As always, if the offer looks too good to be true, it probably is, so a bit of skepticism is in order.  If you are routed to a survey, don’t take it and make sure that you do not enter personal information that could lead ot your identity being stolen.  Finally, a bit of prevention is worth a pound of cure, so make sure that your computer security software is up to date and that it includes antiphishing capabilities.  Phishing is when you are directed by a scammer to a phony website that purports to be a legitimate website.


Scam of the day – March 14, 2012 – March Madness scams

As I have said many times, scammers are always resourceful and taking advantage of whatever has captured the public’s imagination.  Little has captured the public’s imagination more at this time of year than the NCAA men’s college basketball tournament.  Phony ticket and travel scams abound.


Although sites such as Craigslist may have listings for tickets, there is no screening process for someone to sell their tickets on Craigslist or similar sites.  Check with your local attorney general, the Better Business Bureau or the FTC about sellers to see if ticket sellers are legitimate.  Always pay by credit card, never a debit card or check so that if the sale is a fraud, you can get the money back form your credit card company.

Scam of the day – March 12, 2012 – Latest Facebook Scam

Almost every day brings a new Facebook scam and with good reason.  They work.  The latest involves a post from a “friend” that says that it provides a link to a video of a horrific roller coaster accident that in various posts has occurred in either California, the United Kingdom or Australia.  The post is a scam and like so many of the phony links on Facebook is designed to lure you to something that the scammers believe will appeal to our curiosity.  The first thing to remember is that it is easy to hack into someone’s Facebook page and then send out phony postings so merely because you recognize the poster does not mean that the posting is legitimate.  If you do click on one of these phony links you either end up taking a survey for which the scammer is paid a commission or downloading malware that can lead to your identity being stolen.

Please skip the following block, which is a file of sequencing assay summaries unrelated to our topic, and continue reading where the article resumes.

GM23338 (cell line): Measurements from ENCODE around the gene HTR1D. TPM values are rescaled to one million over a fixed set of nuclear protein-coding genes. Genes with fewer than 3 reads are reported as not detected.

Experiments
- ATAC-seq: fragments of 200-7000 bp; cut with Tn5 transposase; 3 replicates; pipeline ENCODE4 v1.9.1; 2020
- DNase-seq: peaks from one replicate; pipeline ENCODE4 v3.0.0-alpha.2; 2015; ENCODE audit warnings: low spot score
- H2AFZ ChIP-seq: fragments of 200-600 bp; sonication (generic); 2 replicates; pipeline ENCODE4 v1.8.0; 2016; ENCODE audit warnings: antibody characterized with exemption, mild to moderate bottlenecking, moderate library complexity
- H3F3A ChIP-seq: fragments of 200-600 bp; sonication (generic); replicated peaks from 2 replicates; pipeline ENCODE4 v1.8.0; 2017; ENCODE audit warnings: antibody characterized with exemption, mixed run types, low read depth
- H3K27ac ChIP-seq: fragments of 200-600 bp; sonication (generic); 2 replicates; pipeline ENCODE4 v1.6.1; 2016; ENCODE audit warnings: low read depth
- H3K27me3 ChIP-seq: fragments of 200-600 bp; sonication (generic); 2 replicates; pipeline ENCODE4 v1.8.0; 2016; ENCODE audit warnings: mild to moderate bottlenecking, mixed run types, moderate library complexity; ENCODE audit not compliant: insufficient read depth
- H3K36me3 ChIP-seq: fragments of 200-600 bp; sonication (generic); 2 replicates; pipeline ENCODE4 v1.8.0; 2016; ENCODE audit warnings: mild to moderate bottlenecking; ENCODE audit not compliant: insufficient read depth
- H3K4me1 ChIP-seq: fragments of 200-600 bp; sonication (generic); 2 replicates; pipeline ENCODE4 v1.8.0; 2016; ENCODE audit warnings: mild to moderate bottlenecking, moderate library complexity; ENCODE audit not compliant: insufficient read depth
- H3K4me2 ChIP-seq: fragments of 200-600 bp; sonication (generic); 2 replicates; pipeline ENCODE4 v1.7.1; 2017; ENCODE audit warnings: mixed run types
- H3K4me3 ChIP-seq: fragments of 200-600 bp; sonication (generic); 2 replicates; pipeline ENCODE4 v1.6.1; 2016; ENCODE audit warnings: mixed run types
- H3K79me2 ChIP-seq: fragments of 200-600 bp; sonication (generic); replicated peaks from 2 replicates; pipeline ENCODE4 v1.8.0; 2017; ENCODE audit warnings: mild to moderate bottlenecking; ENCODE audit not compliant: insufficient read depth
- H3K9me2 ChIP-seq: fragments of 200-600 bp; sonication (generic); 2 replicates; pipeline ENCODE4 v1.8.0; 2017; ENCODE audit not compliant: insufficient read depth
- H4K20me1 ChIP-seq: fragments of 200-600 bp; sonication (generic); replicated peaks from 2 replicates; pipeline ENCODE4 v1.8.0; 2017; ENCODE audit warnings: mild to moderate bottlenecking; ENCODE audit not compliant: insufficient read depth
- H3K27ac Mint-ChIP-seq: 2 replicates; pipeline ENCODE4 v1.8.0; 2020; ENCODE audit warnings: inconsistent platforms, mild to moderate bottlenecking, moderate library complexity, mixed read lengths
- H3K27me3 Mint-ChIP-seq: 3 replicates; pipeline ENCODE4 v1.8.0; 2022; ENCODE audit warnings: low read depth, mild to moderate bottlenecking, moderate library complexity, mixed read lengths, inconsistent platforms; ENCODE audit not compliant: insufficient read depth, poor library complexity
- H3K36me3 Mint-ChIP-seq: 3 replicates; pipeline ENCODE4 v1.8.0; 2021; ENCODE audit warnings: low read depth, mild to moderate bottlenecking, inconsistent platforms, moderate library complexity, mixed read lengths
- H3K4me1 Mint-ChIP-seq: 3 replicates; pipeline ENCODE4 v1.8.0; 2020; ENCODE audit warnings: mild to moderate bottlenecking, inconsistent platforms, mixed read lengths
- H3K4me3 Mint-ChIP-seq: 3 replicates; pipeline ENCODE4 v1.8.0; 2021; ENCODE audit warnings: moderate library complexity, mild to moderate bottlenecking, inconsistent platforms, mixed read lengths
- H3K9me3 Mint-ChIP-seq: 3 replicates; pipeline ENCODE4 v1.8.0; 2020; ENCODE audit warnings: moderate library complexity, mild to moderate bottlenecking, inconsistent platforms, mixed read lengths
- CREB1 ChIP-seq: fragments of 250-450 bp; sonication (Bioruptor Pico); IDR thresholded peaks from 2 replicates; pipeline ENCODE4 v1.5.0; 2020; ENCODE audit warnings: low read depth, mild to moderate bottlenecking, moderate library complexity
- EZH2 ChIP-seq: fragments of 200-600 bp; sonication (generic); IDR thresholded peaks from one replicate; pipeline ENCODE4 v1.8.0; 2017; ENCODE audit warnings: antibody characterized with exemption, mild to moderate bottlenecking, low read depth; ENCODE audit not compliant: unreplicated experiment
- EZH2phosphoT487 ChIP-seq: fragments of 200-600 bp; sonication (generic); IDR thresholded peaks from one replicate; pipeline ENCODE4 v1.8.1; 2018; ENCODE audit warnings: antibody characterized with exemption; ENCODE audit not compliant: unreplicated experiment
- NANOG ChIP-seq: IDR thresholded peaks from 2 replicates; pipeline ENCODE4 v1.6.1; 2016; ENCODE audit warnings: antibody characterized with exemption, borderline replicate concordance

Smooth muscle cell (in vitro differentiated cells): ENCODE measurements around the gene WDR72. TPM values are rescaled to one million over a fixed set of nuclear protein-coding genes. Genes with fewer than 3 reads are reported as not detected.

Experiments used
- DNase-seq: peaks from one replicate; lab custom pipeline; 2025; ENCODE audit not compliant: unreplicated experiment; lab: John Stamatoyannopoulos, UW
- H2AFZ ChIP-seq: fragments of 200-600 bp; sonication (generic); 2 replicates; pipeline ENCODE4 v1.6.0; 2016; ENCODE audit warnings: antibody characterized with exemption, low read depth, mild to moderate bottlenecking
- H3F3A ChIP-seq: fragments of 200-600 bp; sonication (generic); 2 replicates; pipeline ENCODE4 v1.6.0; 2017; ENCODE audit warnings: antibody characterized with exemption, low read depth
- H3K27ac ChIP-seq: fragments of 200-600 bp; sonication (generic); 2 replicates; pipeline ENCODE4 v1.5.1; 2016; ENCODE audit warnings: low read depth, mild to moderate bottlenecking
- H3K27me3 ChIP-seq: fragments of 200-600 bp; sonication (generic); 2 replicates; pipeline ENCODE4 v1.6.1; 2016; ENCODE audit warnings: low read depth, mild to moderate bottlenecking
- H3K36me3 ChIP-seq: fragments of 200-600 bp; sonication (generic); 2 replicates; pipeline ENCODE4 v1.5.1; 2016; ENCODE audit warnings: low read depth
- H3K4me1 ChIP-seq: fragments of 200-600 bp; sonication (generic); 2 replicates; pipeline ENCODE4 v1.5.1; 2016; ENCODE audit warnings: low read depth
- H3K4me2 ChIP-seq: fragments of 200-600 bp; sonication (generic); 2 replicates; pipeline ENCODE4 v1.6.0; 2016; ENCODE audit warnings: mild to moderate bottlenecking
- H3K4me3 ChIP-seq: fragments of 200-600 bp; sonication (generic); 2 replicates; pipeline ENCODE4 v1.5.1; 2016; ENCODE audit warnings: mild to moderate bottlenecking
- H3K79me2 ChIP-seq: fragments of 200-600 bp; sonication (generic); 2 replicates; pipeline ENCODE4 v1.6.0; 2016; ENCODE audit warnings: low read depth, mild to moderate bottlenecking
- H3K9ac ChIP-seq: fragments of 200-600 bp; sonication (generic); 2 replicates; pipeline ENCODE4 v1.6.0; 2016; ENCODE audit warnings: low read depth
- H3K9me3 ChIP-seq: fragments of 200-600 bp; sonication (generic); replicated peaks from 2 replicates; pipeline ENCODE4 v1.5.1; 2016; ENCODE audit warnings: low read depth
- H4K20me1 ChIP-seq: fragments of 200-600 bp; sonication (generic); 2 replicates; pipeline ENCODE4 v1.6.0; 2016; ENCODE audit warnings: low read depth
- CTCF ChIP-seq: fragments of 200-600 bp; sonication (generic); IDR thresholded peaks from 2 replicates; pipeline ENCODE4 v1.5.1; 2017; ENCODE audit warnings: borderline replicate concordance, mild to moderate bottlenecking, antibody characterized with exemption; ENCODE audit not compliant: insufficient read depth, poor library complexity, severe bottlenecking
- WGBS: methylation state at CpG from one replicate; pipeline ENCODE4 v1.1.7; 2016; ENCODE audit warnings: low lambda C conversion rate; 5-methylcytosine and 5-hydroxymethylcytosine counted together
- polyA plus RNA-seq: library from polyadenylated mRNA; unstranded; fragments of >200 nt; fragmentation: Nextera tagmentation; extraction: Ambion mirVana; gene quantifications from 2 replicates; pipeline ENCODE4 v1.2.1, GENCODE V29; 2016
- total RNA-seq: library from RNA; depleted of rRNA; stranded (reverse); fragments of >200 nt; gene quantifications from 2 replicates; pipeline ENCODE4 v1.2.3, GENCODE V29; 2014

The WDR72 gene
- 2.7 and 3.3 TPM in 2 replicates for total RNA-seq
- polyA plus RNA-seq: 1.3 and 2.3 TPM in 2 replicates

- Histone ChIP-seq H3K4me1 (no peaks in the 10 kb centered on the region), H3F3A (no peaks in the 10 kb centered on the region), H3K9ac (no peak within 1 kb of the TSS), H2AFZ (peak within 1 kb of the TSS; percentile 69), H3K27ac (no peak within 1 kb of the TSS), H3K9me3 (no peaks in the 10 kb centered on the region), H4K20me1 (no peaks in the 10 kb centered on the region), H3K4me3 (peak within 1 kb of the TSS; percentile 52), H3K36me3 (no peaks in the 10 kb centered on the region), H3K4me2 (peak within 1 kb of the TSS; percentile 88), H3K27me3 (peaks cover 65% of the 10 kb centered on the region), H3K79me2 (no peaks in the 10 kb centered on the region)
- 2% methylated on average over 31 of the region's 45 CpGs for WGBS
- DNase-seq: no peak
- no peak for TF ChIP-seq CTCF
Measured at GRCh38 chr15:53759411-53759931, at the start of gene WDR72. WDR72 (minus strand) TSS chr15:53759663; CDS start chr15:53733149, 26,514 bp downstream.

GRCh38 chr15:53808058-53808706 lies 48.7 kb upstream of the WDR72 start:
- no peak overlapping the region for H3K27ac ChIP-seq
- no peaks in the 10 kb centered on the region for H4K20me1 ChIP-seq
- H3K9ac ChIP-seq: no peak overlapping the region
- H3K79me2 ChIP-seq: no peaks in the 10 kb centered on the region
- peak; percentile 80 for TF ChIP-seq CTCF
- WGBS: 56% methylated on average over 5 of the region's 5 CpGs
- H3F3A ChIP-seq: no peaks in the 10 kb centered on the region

Scammers often have bad grammer so be wary of postings with bad grammer and spelling.  Never click on any link without verifying that it is legitimate.  Check with friends to make sure that they are indeed the people sending you the particular link.

Scam of the day – March 10, 2012 – Latest Facebook Scam

The answer to the question about why scammers are drawn to Facebook is the same answer to the question posed to a bank robber as to why he robbed banks.  Because that is where the money or in the case of Facebook, the victims and money can be found.  The latest Facebook scam follows a familiar pattern.  You see a posting on your page that attracts your attention, such as the one now circulating that says “OMG I just hate RIHANNA after watching this video.”  The posting may look like it has come from one of your friends, but in fact, your friend’s Facebook account has probably been hijacked.  In this particular scam, you are told to share the link before you can see the video.  This is a tip off that it is a scam and if you do share it, you become part of the problem by sending it to unsuspecting friends.  If you click on the link, two things can happen, you may be led to a survey that you must complete before being able to see the video.  This is because the scammers are using this lure to earn themselves a commission for everyone that takes the survey.  However, the more sinister thing that can happen if you click on the link is that you may unwittingly be downloading a key stroke logging malware program that will steal all of your personal information, such as credit card numbers and passwords from your computer and make you a victim of identity theft.  Either way, after you have clicked on the link, you never see the promised, non-existent video.


These types of scams can easily be avoided with a little skepticism and some fact checking.  Don’t trust postings even if they appear to come from your friends.  Never click on a link unless you are absolutely sure as to its source and even then, you may have a friend who doesn’t realize they are passing along a scam.  Independently check out online the particular item before you even consider clicking on to it.